I sent Jessie all of my Anne Lamott books because no one says it better than she does and I knew she would find something in there to help her. She did. She wrote out a quote from one of the books saying, "Courage is fear that has said it's prayers." That quote is still on her fridge and I finger it whenever I visit her.
Jessie is a teacher and she spent her summer getting chemo and feeling like shit. She elected to have both of her breasts removed. They thought they got it all. She came to my city for the operation and then had her chemo in the small Iowa town where she lives. But, often she would ask her husband to drive her to Patrice's house, away from the small town's pitying eyes. Patrice is a retired nurse and an excellent caregiver.
I talked Jessie into trying grass to help with her nausea from the chemo. She said no about twenty times and finally I suppose the nausea got to her, because she said yes, with the condition that I NEVER let her daughters know. I never have. And it was one of those times that you never forget. Getting high with my very Catholic, very conservative sister. We talked fearlessly about every aspect of our lives. We did all the things that you do when you are high. I hadn't smoked since Liv's conception, so I was out of practice too. But, it's like riding a bike, it all came back. I handled that bong like the pro I used to be. We commented on how incredibly intense and beautiful everything was. We looked at each other and remarked at how remarkably gorgeous we were. We laughed. Hard. We ate. A lot. And then some more. Afterwards, we fell asleep in each other's arms on the sofa. Bing brought Liv home from the movie she had taken her to so that I could take illegal drugs with my sibling and she said that we looked like two rag dolls flung together.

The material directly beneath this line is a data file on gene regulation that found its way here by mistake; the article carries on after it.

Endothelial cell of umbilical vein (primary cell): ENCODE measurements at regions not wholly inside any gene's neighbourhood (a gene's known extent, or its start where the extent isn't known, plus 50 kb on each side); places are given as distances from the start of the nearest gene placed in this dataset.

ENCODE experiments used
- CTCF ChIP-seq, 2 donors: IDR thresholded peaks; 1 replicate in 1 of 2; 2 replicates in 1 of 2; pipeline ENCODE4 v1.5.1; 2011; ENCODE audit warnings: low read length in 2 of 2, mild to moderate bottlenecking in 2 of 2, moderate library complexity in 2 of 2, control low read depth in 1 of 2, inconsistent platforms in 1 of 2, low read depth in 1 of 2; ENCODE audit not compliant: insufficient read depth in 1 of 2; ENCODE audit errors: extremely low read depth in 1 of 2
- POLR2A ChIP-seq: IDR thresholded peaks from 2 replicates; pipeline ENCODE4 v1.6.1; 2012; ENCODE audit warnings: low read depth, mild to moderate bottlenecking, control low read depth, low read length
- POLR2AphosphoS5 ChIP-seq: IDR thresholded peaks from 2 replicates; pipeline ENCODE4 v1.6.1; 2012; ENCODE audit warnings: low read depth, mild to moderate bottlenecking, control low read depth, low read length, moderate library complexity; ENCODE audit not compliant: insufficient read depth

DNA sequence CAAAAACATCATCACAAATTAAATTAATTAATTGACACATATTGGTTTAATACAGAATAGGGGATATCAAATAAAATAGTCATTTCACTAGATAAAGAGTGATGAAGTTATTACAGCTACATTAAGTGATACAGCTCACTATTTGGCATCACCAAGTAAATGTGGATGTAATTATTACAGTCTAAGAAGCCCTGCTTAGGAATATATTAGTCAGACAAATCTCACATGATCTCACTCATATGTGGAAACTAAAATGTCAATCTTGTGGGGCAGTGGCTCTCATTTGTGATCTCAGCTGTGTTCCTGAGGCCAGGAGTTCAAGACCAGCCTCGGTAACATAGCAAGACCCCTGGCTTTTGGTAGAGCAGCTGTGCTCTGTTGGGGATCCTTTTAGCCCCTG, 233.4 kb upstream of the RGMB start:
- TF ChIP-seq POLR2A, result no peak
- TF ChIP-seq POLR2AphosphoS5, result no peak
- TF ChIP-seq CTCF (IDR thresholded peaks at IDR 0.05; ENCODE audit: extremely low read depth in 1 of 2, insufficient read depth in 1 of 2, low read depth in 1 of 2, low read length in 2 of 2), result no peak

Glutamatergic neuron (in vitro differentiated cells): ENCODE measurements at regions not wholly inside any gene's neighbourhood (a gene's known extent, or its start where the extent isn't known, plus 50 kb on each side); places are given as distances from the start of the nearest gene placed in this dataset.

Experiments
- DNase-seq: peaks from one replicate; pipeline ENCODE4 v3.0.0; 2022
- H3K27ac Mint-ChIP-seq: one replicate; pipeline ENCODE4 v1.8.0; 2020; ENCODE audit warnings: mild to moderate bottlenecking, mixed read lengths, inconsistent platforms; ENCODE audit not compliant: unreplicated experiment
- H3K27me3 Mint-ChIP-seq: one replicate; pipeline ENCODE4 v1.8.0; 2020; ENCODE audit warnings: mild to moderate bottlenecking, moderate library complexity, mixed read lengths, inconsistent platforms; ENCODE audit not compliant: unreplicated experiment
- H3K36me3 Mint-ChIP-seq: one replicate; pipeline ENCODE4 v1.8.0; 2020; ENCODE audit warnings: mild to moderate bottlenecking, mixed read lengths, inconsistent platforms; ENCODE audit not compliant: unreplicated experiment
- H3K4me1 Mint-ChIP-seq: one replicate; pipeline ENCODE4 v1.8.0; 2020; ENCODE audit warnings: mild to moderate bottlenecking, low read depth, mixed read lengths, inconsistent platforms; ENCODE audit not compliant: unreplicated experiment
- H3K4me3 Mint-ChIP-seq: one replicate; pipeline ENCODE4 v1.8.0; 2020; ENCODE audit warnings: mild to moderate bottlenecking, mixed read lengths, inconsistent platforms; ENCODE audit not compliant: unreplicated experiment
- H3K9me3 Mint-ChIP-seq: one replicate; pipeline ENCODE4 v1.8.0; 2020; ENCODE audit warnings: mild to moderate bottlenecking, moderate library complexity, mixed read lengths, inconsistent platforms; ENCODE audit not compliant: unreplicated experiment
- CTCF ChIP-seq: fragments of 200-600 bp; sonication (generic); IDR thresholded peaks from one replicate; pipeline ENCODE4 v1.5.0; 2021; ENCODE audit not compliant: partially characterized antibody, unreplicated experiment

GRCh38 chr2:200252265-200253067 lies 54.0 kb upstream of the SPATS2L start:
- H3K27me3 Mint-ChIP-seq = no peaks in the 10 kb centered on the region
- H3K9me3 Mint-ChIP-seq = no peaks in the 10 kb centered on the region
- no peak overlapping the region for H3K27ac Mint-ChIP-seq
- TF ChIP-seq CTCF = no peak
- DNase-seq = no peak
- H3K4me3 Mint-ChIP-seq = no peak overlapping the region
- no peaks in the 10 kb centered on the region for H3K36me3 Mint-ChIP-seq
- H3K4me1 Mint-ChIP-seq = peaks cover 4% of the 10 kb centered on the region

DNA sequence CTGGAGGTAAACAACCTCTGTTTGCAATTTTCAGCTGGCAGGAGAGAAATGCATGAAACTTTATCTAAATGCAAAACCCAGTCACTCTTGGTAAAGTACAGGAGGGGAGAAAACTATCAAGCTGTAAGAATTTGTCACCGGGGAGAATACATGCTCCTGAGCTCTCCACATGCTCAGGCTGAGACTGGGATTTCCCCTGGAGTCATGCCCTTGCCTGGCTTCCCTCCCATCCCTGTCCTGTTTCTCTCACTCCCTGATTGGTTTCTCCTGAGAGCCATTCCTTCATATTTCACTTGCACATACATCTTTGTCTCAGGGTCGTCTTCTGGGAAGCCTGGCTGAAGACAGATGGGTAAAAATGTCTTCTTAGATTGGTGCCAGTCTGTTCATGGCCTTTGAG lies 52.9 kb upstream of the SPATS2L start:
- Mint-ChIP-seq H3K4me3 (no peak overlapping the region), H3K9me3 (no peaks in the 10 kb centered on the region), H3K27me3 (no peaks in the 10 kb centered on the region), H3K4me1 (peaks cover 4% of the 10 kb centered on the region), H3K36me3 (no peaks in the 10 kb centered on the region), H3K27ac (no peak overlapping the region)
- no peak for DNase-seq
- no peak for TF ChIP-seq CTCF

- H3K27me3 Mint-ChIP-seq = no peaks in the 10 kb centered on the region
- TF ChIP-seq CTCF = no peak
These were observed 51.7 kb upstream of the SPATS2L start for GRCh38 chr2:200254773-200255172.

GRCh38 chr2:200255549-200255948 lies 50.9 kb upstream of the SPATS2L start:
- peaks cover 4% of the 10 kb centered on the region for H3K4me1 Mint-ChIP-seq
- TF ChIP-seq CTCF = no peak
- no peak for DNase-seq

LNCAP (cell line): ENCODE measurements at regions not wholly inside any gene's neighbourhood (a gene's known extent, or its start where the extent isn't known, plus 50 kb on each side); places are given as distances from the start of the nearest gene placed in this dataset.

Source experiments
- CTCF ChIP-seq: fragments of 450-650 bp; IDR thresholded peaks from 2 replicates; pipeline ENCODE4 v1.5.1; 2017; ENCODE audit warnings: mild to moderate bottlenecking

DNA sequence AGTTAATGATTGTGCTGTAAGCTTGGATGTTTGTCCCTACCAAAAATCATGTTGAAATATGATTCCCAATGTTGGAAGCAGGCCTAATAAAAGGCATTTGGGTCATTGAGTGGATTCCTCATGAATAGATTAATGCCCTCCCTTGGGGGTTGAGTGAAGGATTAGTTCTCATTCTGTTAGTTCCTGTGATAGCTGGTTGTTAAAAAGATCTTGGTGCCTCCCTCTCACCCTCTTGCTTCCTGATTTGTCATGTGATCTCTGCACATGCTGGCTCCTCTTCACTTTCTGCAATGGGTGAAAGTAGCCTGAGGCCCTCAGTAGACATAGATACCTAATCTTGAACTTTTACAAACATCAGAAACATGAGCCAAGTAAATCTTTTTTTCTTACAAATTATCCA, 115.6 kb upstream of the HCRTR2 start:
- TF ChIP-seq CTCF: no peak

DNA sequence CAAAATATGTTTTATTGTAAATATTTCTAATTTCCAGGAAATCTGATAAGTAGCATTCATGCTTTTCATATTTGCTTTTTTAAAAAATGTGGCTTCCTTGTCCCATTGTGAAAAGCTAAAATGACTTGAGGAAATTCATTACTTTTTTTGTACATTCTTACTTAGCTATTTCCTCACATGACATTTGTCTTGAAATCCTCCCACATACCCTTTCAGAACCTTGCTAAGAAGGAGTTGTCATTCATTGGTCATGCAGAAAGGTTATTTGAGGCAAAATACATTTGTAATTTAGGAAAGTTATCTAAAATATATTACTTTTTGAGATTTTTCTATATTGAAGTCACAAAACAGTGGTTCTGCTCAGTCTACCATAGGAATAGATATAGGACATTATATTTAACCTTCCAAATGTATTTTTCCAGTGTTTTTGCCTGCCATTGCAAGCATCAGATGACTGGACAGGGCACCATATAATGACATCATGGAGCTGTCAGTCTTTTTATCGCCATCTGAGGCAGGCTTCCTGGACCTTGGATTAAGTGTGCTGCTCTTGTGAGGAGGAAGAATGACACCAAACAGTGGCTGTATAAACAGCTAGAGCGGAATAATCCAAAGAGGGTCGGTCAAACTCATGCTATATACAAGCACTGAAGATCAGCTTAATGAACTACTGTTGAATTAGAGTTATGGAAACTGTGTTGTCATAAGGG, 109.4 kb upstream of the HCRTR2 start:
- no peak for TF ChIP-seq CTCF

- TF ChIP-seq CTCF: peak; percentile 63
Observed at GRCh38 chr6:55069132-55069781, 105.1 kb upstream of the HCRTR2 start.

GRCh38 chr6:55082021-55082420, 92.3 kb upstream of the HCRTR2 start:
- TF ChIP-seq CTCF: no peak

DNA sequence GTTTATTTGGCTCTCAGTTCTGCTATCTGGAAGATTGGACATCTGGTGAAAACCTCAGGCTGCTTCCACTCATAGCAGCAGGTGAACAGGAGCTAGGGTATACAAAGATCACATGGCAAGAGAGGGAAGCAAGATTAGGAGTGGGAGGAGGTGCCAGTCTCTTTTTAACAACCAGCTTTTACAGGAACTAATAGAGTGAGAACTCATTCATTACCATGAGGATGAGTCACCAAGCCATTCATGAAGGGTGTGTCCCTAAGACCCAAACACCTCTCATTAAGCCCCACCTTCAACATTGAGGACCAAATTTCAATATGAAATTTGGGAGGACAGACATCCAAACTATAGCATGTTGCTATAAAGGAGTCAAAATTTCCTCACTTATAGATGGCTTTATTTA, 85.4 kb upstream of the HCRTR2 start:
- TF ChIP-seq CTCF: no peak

"But, you were holding hands," she commented. "I fell in love with you all over again that night and decided that Jessie would not die. She would fight this and win and that I would run the Susan Komen race for the cure every year until Jessie never had to be scared of her yearly cancer screen because there would be a cure."
Jessie did fight. She has won for the last five years.
She told me once that all she wanted was to see her three daughters graduate high school. Her first graduated last year. Her next one is a senior. Her youngest is a freshman this year. I tell Jessie all the time that she will see them through not only high school graduation, but college graduation and live to see her grandchildren.
"Well, just please God let them all be married before I get grandkids," she said. "First things first."
Did I mention that Jessie is one of the most devout Catholics on the planet? She struggles with having a sister who is in a relationship with another woman. She struggles with the fact that she ADORES Bing when I know she wants to dislike her. It would be easier for her, I think. But, this is how prejudice is beaten down. One person at a time. One person who meets a gay person and realizes that they are good and kind and a worthy person. It is hard to hold on to your strident religious beliefs when your sister's partner is running the Susan Komen race for the cure with your photo safety pinned to her shirt.
We will be there next Sunday with bells on.
For all the Jessies out there. But, especially for MY Jessie.